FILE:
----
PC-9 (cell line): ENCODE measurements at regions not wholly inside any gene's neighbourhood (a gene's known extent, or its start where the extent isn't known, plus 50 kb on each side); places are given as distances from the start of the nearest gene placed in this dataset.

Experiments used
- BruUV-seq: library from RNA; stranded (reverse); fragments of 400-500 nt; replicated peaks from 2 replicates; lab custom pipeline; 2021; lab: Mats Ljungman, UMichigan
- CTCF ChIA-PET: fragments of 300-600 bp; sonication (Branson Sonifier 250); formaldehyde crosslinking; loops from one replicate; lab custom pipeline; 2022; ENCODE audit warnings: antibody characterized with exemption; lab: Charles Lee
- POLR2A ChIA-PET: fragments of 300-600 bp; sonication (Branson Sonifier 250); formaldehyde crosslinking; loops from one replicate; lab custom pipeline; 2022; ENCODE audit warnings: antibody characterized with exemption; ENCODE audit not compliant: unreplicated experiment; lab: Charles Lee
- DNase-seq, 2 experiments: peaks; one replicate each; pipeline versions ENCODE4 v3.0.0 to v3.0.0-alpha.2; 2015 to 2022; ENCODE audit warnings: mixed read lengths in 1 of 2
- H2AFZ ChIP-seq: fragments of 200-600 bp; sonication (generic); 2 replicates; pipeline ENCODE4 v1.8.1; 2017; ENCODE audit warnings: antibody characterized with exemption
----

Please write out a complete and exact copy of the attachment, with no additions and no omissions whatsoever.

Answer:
PC-9 (cell line): ENCODE measurements at regions not wholly inside any gene's neighbourhood (a gene's known extent, or its start where the extent isn't known, plus 50 kb on each side); places are given as distances from the start of the nearest gene placed in this dataset.

Experiments used
- BruUV-seq: library from RNA; stranded (reverse); fragments of 400-500 nt; replicated peaks from 2 replicates; lab custom pipeline; 2021; lab: Mats Ljungman, UMichigan
- CTCF ChIA-PET: fragments of 300-600 bp; sonication (Branson Sonifier 250); formaldehyde crosslinking; loops from one replicate; lab custom pipeline; 2022; ENCODE audit warnings: antibody characterized with exemption; lab: Charles Lee
- POLR2A ChIA-PET: fragments of 300-600 bp; sonication (Branson Sonifier 250); formaldehyde crosslinking; loops from one replicate; lab custom pipeline; 2022; ENCODE audit warnings: antibody characterized with exemption; ENCODE audit not compliant: unreplicated experiment; lab: Charles Lee
- DNase-seq, 2 experiments: peaks; one replicate each; pipeline versions ENCODE4 v3.0.0 to v3.0.0-alpha.2; 2015 to 2022; ENCODE audit warnings: mixed read lengths in 1 of 2
- H2AFZ ChIP-seq: fragments of 200-600 bp; sonication (generic); 2 replicates; pipeline ENCODE4 v1.8.1; 2017; ENCODE audit warnings: antibody characterized with exemption